Dementia: diagnosis and management

Dr Grace Lee talks with Dr Diana North FRNZCGP about the key components of assessment that a practitioner may incorporate into their personalized framework for evaluating dementia.

Topics covered include:

  • Brief overview of cognitive impairment and candidates for assessment.
  • Key points of assessment: memory, level of functioning, informant history, blood tests and neurological examination.
  • Consideration of differential diagnosis and red flags for referral.
  • Tips for streamlining the process of assessment.

Dr Diana North is a current Fellow of the RNZCGP with a special interest in chronic disease and has previously trained as a Public Health Physician.  She has been a Clinical Director of the NZ Health Foundation and held a number of roles within Waitemata DHB.  Diana is currently working with Waitemata DHB on the KARE project which is aimed at developing a comprehensive package of interventions to keep older adults healthier at home.

 

 

In the next video, Diana discusses the management of dementia, including:

  • Discussing the diagnosis of dementia.
  • Optimizing physical health by treating conditions that improve or maintain health.
  • Managing patient wellbeing with broader aspects of self-care, social, financial and future planning.
  • Resources for education and support for carers and family.

 

 

Resources

  

Patient resources

Peer group discussion points

Diana discussed a number of cues that may indicate a need for further assessment such as DNAs, head turning, difficulty answering questions or increased involvement of friends and relatives in the consultation narrative.

  • How do you identify patients of potential concern? What is your approach when family and patients cite specific concerns about memory and behavior?

There are some key points that we should cover during our assessment. During the first MedTalk, Diana discusses the domains of memory assessment, level of functioning, informant history, physical examination and investigations.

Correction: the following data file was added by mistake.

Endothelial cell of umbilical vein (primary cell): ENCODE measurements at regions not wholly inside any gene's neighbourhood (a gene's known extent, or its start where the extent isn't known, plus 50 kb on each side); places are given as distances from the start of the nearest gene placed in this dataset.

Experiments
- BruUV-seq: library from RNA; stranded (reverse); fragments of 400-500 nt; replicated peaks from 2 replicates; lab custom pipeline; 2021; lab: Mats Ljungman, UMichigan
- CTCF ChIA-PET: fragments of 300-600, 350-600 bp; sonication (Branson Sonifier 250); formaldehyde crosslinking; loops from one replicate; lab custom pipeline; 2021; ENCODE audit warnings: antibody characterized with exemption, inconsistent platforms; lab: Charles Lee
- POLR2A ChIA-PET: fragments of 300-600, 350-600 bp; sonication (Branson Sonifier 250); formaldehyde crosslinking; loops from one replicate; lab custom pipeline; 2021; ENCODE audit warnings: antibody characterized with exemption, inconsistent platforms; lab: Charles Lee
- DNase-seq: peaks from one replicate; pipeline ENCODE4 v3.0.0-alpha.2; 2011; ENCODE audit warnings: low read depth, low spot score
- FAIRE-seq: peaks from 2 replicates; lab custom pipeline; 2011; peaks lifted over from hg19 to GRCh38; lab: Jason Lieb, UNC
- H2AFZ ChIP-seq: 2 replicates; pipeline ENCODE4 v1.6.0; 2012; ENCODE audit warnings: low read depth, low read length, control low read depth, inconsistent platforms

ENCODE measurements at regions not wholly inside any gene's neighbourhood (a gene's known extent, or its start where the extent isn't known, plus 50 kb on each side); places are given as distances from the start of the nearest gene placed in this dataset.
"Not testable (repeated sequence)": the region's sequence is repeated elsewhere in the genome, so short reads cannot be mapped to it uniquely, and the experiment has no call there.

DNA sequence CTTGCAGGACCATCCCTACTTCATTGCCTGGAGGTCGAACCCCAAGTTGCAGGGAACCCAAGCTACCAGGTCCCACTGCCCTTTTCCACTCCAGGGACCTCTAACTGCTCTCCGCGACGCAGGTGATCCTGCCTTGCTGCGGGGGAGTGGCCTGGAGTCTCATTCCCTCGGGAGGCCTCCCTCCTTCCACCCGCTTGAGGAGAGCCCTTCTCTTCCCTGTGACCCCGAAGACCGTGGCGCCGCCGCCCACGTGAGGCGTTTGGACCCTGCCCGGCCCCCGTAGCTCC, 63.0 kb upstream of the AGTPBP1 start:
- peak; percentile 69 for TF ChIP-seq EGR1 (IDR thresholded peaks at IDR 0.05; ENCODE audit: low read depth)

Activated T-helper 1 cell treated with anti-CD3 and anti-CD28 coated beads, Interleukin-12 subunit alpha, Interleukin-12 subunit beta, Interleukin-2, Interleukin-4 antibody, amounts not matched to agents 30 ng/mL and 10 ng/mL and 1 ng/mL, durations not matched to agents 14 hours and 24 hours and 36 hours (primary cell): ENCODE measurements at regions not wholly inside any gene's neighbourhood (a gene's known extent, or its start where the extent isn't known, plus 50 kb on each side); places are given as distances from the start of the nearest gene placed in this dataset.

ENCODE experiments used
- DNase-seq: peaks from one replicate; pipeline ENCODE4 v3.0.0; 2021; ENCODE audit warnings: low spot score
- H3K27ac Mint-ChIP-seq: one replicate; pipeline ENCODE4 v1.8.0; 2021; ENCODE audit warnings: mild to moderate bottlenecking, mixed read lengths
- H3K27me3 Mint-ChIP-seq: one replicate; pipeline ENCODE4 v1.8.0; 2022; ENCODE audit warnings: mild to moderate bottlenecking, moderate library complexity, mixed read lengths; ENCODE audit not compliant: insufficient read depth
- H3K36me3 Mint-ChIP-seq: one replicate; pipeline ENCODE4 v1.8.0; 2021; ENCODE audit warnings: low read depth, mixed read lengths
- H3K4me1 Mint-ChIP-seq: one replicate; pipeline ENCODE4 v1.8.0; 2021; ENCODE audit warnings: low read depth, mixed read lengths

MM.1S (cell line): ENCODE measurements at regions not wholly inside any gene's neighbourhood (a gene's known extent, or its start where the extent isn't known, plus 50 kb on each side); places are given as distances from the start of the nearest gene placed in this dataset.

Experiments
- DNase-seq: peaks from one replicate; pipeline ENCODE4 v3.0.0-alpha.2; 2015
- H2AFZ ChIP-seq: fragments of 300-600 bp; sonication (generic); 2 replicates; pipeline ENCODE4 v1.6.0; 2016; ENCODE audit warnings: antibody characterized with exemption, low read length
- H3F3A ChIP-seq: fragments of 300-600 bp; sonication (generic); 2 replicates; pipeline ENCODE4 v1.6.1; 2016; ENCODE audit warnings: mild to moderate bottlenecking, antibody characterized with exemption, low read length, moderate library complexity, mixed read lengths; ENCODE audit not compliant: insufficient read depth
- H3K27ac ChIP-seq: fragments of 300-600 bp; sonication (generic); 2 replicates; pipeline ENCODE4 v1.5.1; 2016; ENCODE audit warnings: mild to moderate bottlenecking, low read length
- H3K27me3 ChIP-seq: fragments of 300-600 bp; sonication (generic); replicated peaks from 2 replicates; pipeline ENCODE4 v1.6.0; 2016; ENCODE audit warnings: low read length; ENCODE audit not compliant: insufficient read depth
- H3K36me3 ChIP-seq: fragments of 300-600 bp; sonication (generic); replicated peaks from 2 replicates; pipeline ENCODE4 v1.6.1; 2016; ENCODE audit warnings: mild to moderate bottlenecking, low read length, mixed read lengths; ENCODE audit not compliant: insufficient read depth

• What key questions and screening tools (e.g. MOCA and RUDAs) do you use to identify activities of daily living or instrumental activities of daily living level?
  • Informant history is an important part of the assessment. Do you use formal assessment tools such as the GPCOG informant interview or an informal discussion?  

Some patient may require further investigations or services, particularly those that present with atypical dementia. 

  • How confident are you in recognising atypical features of dementia? If not, are there local educational resources that you can tap into? What service pathways are in your area for referral?

Limited consultation time is one of the constraints of diagnosing and managing cognitive impairment or dementia in general practice.

  • Are there any other strategies that you use to stream line assessment such as using quick keys or organising other staff members for components of assessment?

Breaking bad news is a challenging task which requires a considered and tactful approach.

  • Reflect on your own experiences giving and receiving bad news. Share your experiences and ideas with your peer group about the challenges of breaking bad news and what works well when discussing a new diagnosis.

We should be aiming to optimise health by treating conditions that improve or maintain health. Medications are one of the parameters we should review.

  • Anticholinergic medication may worsen dementia symptoms, do you routinely review these medications in your elderly patients? Have you considered an audit for this at-risk group?

Optimisation of patient wellbeing extends into broader aspects of self-care, social, financial and future planning.

  • What are the local services in your area for support and further education?
  • How do you link in discussion around wills, EPOAs, ACP? Do you routinely discuss this prior to your patients becoming unwell? If so, what strategies do you use to tie it into a consultation?  

Managing dementia is a challenge for care givers and family and they often look to their primary care provider for advice and support.

  • Are you aware of your local support services? What educational resources do you direct your patient to?

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Date Published: 
Monday, February 24, 2020

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This presentation is intended for qualified health practitioners professional development and should not be relied upon for any other purpose. Any opinions offered are those of the presenter or other speaker and do not necessarily represent the views of Goodfellow Unit.